“With vestibular rehabilitation, we’re re-training the brain to process our balance more accurately, or focus on improving the balance information our brain receives in the first place."

How Does It Work?

Vestibular Rehab Balance small

In the case of BPPV (a relatively common problem), the therapist will help guide the patient’s head and neck into various positions to try to move the calcium crystals. “It’s like dumping sand out of your shoe,” says Ehrnschwender. “We’re trying to move the crystals out of the wrong part of the ear.” It’s a safe, effective and evidence-based therapy that generally only requires a few sessions.

For more moderate-to-severe diagnoses (like labyrinthitis, Meniere’s disease or concussions), vestibular rehabilitation uses exercises and activity to alleviate the feeling of imbalance, or to help the brain learn to use other senses to make up for the problems with the inner ear.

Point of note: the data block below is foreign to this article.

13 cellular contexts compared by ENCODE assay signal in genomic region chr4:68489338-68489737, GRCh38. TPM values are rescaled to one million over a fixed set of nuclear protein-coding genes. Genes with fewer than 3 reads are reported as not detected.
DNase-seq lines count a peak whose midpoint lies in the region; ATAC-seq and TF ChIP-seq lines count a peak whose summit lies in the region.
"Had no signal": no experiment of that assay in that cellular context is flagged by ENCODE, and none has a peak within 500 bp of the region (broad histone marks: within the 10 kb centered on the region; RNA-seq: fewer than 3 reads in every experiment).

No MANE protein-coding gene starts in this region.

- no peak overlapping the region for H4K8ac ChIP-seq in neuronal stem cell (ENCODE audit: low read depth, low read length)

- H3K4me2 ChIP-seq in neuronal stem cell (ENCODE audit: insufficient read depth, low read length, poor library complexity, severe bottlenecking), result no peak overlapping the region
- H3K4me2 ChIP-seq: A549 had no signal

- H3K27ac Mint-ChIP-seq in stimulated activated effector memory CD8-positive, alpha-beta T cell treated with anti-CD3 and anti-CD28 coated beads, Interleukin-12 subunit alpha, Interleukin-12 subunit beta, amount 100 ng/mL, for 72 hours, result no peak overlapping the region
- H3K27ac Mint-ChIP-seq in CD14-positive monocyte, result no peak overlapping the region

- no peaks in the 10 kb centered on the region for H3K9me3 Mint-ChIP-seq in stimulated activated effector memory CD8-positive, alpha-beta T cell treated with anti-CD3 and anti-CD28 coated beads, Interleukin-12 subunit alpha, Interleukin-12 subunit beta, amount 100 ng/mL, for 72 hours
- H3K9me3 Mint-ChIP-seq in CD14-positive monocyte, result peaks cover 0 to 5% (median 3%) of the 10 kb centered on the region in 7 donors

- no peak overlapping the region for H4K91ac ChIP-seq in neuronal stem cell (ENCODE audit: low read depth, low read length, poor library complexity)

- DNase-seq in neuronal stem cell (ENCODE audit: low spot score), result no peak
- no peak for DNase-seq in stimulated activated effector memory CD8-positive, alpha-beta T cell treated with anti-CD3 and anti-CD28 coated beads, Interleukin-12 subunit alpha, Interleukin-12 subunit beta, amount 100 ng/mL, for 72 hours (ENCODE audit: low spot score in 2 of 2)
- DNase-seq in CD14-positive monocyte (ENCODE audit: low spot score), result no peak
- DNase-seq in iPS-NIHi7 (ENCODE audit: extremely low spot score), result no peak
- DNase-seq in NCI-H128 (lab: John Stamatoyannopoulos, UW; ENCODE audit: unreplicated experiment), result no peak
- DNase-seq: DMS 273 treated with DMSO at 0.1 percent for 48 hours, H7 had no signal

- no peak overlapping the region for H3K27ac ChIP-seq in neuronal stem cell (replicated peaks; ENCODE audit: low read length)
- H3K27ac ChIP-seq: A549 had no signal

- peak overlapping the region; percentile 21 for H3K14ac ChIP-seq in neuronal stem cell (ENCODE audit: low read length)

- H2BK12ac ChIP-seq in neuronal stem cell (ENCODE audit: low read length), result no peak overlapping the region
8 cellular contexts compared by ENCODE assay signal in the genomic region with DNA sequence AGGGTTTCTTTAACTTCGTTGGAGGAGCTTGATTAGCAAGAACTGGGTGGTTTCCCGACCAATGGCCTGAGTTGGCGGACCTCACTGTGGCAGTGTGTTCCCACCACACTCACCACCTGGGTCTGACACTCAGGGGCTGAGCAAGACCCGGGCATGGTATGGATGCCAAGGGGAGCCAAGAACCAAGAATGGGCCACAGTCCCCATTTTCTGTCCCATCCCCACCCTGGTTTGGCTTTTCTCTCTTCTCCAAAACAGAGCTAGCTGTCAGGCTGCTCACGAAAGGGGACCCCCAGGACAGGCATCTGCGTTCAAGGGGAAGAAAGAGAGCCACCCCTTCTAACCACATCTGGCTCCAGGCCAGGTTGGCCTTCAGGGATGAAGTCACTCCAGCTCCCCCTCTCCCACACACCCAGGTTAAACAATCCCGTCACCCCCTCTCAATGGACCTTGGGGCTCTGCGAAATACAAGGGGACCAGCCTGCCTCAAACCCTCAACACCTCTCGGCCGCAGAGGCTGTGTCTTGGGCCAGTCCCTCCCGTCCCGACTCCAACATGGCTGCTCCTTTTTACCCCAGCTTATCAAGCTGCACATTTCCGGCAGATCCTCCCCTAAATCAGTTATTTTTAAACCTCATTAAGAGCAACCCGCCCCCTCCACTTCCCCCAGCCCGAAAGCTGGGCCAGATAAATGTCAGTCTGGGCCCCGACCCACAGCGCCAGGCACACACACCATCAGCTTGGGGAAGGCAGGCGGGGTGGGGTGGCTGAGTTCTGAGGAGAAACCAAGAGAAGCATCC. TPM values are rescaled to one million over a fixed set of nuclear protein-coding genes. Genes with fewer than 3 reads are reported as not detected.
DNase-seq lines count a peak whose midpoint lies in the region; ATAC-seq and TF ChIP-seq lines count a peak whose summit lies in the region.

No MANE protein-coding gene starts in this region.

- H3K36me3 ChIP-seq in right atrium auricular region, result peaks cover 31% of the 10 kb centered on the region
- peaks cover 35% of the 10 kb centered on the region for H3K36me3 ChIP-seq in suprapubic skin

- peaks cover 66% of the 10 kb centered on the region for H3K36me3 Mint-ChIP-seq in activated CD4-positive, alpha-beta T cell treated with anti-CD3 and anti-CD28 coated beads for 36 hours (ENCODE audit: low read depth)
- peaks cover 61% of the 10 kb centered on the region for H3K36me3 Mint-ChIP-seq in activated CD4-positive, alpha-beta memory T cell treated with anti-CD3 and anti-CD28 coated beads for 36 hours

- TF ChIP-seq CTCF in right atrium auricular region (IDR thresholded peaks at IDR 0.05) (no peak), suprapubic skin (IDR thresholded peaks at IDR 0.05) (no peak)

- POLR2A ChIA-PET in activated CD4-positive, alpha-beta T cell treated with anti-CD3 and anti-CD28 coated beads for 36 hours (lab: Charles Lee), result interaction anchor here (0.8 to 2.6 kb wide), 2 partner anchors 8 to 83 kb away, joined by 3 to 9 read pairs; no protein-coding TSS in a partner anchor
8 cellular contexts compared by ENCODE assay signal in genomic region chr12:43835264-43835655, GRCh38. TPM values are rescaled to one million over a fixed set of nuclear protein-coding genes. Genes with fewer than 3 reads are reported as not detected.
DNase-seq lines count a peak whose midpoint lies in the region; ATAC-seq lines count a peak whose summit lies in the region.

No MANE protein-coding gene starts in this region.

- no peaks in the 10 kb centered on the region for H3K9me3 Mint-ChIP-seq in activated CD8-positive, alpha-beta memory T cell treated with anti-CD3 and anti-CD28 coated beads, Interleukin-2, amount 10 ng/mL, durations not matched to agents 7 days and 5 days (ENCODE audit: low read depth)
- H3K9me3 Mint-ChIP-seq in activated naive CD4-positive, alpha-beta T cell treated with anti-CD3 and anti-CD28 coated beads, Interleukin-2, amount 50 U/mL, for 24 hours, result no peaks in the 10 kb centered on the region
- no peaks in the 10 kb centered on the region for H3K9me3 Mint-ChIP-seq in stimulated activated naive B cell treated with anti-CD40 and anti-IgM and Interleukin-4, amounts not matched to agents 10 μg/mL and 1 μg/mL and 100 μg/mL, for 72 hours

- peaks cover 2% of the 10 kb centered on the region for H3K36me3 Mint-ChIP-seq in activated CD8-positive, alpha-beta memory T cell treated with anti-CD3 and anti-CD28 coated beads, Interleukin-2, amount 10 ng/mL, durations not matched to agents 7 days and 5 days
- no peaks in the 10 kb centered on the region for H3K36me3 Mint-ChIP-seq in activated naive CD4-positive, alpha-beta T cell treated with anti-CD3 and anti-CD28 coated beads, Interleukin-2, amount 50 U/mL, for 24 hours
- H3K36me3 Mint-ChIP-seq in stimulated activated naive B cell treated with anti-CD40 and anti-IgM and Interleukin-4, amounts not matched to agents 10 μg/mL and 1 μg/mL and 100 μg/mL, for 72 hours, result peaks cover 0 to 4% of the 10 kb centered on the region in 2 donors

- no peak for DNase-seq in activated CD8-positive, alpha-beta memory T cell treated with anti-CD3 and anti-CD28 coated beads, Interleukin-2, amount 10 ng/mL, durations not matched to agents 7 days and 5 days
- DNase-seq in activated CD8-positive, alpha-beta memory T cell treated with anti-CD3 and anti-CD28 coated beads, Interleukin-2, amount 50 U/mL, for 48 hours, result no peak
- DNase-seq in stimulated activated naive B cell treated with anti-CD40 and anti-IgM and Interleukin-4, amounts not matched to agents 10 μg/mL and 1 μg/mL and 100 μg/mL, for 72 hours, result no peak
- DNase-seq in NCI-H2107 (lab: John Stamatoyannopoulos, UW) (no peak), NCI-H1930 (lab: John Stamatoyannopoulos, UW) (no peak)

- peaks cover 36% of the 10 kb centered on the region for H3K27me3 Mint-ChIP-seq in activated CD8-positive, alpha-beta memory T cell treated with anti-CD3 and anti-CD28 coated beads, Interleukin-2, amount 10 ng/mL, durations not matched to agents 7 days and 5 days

One technique physical therapists use to help patients is habituation. With habituation, the therapist puts the patient through a series of exercises that gently “provoke” the brain into experiencing dizziness or vertigo. According to the Vestibular Disorders Association (VeDA), these exercises are based on the rationale that by slightly triggering mild dizziness or vertigo, the patient’s brain will become used to the sensation, and eventually stop responding to it.

Another therapy technique is substitution, in which the patient learns new ways of doing things (for instance, in how they use their eyes) in order to reduce dependence on old tendencies that continue to cause balance problems.